If shadowstats wanted numbers that were comparable over time, it would be better to just look at labor force participation rates or similar statistics. Of course, that too is dicey because there are more women in the workforce now, few children, etc., so I have my doubts that one can really get a number to use consistently.

    The rate I give here would be a good start to get something that could be used to compare different periods, but I don't have the time/interest to get the data.

  2. Beefcake the Mighty says:

    Any thoughts on ShadowStats unemployment calculations?

  3. 1st Family Virginia says:

    Thanks, I will look forward to it.

  4. David Howden says:

    1st Family:

    I was actually just working on a second part to this analysis to give a figure similar to what you just described. Wait a week or so and it'll be posted for you to follow up on.

  5. 1st Family Virginia says:

    David:

    Another fine analysis, but your description of how the SSUR is calculated left me a little confused. Conceptually I am fine but the two paragraphs starting with "Students in any intermediate macroeconomics course learn an alternative way to look at unemployment." could use some expanding. The mechanics of the computation did not seem to match the description of the computation. Of course, I could just be a little obtuse this morning.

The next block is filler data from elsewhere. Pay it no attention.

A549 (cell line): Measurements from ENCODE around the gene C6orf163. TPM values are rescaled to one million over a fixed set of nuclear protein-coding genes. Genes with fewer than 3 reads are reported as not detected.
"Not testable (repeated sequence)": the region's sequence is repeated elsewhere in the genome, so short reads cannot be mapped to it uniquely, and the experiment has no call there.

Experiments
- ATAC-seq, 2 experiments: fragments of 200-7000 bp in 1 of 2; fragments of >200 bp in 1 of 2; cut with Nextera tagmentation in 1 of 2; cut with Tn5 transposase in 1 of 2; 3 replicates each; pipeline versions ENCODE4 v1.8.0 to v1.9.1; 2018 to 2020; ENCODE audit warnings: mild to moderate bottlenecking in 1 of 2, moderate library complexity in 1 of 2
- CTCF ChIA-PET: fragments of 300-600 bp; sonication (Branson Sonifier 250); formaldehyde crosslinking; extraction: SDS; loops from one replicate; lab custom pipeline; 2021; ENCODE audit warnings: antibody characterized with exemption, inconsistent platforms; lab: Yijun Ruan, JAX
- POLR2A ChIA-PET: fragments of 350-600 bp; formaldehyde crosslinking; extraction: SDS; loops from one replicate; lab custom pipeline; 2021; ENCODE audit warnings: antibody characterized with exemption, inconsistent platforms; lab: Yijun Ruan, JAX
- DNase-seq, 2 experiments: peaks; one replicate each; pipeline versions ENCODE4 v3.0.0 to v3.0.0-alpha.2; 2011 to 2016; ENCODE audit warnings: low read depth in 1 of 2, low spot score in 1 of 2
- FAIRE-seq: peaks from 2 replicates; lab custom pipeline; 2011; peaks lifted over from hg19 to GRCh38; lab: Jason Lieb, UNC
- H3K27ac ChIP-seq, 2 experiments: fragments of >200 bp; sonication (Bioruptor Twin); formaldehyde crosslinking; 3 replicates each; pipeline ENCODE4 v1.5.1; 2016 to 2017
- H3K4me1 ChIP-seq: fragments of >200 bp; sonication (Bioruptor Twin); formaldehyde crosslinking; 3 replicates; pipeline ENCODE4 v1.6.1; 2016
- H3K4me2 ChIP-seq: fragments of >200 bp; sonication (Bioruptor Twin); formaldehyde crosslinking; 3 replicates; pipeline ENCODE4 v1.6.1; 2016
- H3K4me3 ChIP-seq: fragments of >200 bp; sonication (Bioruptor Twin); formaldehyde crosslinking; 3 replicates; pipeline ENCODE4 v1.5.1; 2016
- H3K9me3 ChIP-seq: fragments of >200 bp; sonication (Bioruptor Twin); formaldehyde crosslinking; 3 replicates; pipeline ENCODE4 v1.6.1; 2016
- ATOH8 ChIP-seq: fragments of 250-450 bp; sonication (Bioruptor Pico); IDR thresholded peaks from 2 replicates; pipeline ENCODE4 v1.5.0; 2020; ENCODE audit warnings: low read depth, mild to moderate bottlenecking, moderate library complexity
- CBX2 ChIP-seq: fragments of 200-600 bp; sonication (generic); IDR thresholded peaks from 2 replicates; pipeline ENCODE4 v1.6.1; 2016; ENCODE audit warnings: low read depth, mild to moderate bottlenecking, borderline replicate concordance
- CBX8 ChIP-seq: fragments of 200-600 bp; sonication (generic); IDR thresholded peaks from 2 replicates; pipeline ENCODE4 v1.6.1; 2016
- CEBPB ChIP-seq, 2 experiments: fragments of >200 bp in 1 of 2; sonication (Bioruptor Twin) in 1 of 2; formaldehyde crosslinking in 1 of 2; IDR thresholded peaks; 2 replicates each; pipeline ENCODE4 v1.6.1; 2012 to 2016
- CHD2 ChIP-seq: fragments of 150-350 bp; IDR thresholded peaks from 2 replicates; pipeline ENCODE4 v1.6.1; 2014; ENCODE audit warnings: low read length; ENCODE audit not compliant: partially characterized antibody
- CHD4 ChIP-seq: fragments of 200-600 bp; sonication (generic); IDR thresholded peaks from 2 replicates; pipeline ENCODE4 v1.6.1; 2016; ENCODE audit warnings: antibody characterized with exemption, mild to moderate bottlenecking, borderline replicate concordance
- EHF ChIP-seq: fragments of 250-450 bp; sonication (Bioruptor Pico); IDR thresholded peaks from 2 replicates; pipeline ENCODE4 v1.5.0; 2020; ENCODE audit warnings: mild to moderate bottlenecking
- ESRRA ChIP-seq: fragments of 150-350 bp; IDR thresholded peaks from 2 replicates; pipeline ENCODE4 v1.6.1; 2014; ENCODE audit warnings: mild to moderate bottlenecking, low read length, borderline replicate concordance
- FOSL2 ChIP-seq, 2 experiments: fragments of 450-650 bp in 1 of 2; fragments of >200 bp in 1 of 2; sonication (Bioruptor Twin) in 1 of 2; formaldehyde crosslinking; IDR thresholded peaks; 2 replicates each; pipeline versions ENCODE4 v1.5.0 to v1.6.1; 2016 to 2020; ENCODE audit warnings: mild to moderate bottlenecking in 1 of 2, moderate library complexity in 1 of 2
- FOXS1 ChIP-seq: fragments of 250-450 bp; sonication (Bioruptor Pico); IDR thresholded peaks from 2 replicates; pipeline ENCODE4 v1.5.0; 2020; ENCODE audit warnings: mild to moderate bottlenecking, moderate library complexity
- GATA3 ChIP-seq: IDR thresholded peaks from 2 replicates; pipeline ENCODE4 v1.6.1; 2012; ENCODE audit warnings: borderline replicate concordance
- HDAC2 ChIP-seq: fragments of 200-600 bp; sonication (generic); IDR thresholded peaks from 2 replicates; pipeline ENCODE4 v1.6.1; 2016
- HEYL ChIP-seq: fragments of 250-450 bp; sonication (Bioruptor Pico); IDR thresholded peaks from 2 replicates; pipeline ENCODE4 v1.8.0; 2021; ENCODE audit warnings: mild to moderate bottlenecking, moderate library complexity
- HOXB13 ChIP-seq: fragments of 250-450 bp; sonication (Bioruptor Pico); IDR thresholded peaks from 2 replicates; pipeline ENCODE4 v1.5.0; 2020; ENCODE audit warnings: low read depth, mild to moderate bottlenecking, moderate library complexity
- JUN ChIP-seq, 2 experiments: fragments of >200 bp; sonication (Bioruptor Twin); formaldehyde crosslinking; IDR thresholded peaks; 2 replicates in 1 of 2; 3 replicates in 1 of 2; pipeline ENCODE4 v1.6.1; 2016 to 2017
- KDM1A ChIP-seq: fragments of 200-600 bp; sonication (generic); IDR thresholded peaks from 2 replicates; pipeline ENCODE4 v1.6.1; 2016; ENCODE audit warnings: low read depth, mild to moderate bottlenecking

Anyway, thanks again.

    • David Howden says:

      1st Family:

      I didn’t want to add the calculation to keep it simple, but it’s not very complicated so here goes:

      In the steady state, the unemployment rate (which is just the ratio of unemployed (U) workers to the total labour force (L)) will be constant. More often economists call this the natural rate of unemployment, but I don’t care for that much as it implies that there are naturally workers who don’t want to work.

      In this steady state the number of people finding a job each month must be equal to the number losing their jobs.

      The total number of workers who lose their jobs each month is the percent of workers separated (s) from the employed group (E).

      The total number of workers who find a job each month if the percent of workers who find a job (f) from the unemployed group.

      Thus, the steady state has: sE = fU

      And since the total labour force (L) is equal to the sum of unemployed (U) and employed workers (E), we can substitute E = L – U into the steady state condition and solve for the unemployment rate U/L, which is s/(s+f).

      Hope this helps.